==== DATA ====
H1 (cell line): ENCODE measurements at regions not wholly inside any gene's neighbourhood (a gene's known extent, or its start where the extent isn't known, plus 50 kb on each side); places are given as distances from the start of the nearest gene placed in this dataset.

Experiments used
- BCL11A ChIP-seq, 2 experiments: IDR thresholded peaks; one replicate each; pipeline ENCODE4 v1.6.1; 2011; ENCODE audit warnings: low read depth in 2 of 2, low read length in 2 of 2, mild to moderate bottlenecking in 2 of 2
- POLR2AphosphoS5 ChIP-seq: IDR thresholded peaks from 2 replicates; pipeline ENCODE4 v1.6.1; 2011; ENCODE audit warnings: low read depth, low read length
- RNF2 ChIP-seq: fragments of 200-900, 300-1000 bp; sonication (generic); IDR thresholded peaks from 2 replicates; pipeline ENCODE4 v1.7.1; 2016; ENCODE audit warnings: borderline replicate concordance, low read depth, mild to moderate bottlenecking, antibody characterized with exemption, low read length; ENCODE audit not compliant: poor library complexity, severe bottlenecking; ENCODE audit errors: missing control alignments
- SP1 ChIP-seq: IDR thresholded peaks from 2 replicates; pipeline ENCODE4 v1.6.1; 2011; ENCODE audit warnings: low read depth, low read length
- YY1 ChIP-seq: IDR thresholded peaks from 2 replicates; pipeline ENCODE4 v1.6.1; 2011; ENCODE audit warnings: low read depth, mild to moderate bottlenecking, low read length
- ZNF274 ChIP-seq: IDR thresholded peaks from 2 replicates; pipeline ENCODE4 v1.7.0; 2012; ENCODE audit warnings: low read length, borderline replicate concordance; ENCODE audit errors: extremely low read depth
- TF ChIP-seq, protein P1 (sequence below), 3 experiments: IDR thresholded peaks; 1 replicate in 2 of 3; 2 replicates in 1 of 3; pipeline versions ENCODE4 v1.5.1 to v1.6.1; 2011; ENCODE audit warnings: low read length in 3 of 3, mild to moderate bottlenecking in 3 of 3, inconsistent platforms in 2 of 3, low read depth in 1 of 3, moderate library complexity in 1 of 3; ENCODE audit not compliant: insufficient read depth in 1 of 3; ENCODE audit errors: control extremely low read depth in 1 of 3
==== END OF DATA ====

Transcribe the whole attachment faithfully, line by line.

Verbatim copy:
H1 (cell line): ENCODE measurements at regions not wholly inside any gene's neighbourhood (a gene's known extent, or its start where the extent isn't known, plus 50 kb on each side); places are given as distances from the start of the nearest gene placed in this dataset.

Experiments used
- BCL11A ChIP-seq, 2 experiments: IDR thresholded peaks; one replicate each; pipeline ENCODE4 v1.6.1; 2011; ENCODE audit warnings: low read depth in 2 of 2, low read length in 2 of 2, mild to moderate bottlenecking in 2 of 2
- POLR2AphosphoS5 ChIP-seq: IDR thresholded peaks from 2 replicates; pipeline ENCODE4 v1.6.1; 2011; ENCODE audit warnings: low read depth, low read length
- RNF2 ChIP-seq: fragments of 200-900, 300-1000 bp; sonication (generic); IDR thresholded peaks from 2 replicates; pipeline ENCODE4 v1.7.1; 2016; ENCODE audit warnings: borderline replicate concordance, low read depth, mild to moderate bottlenecking, antibody characterized with exemption, low read length; ENCODE audit not compliant: poor library complexity, severe bottlenecking; ENCODE audit errors: missing control alignments
- SP1 ChIP-seq: IDR thresholded peaks from 2 replicates; pipeline ENCODE4 v1.6.1; 2011; ENCODE audit warnings: low read depth, low read length
- YY1 ChIP-seq: IDR thresholded peaks from 2 replicates; pipeline ENCODE4 v1.6.1; 2011; ENCODE audit warnings: low read depth, mild to moderate bottlenecking, low read length
- ZNF274 ChIP-seq: IDR thresholded peaks from 2 replicates; pipeline ENCODE4 v1.7.0; 2012; ENCODE audit warnings: low read length, borderline replicate concordance; ENCODE audit errors: extremely low read depth
- TF ChIP-seq, protein P1 (sequence below), 3 experiments: IDR thresholded peaks; 1 replicate in 2 of 3; 2 replicates in 1 of 3; pipeline versions ENCODE4 v1.5.1 to v1.6.1; 2011; ENCODE audit warnings: low read length in 3 of 3, mild to moderate bottlenecking in 3 of 3, inconsistent platforms in 2 of 3, low read depth in 1 of 3, moderate library complexity in 1 of 3; ENCODE audit not compliant: insufficient read depth in 1 of 3; ENCODE audit errors: control extremely low read depth in 1 of 3